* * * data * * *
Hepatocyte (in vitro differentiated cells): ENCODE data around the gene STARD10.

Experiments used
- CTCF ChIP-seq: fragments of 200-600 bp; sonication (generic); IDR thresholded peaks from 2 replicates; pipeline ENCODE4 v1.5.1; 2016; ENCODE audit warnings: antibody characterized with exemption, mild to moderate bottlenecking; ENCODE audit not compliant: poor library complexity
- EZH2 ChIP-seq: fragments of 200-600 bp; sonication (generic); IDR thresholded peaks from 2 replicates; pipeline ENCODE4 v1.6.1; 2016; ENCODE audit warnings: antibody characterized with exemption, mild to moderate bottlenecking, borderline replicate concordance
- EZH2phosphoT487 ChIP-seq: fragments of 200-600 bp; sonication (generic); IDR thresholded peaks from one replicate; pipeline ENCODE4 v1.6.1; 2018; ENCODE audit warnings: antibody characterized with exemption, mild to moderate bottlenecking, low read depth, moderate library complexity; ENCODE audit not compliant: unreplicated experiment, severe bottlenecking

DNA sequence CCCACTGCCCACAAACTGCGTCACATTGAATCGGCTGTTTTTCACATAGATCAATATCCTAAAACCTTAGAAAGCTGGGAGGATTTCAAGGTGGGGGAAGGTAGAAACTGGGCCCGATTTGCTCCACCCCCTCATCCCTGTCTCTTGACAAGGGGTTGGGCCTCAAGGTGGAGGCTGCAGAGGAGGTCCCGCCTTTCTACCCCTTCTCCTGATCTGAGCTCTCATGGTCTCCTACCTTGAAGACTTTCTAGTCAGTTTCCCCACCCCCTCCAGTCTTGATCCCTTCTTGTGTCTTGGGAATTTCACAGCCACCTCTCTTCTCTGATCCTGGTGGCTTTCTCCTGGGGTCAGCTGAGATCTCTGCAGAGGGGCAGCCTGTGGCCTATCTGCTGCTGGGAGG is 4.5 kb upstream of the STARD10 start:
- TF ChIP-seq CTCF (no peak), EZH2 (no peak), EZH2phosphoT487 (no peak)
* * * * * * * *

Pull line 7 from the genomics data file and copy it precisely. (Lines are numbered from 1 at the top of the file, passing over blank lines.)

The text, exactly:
- TF ChIP-seq CTCF (no peak), EZH2 (no peak), EZH2phosphoT487 (no peak)